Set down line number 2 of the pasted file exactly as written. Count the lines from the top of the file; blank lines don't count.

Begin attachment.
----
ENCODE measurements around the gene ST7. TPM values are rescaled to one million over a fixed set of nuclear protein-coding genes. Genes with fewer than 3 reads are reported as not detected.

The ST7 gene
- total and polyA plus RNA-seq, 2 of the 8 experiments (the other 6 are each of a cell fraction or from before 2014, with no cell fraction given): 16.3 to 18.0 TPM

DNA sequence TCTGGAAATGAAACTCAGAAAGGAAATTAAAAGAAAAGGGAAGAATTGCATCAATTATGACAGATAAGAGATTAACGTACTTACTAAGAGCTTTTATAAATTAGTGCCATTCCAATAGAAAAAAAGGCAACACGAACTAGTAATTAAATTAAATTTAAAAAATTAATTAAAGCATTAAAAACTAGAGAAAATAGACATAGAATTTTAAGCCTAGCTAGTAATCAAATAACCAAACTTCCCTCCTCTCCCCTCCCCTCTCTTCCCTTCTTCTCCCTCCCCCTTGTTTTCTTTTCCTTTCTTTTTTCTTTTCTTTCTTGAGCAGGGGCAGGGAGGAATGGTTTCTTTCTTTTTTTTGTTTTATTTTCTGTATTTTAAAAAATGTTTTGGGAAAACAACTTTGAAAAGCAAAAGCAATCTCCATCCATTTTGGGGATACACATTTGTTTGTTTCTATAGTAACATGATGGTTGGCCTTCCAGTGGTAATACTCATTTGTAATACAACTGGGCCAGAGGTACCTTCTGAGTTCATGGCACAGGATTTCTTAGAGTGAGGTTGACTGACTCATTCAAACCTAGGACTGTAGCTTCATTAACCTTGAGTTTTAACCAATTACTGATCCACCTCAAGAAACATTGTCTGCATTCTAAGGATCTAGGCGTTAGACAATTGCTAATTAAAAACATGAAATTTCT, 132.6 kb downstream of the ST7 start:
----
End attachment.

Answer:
The ST7 gene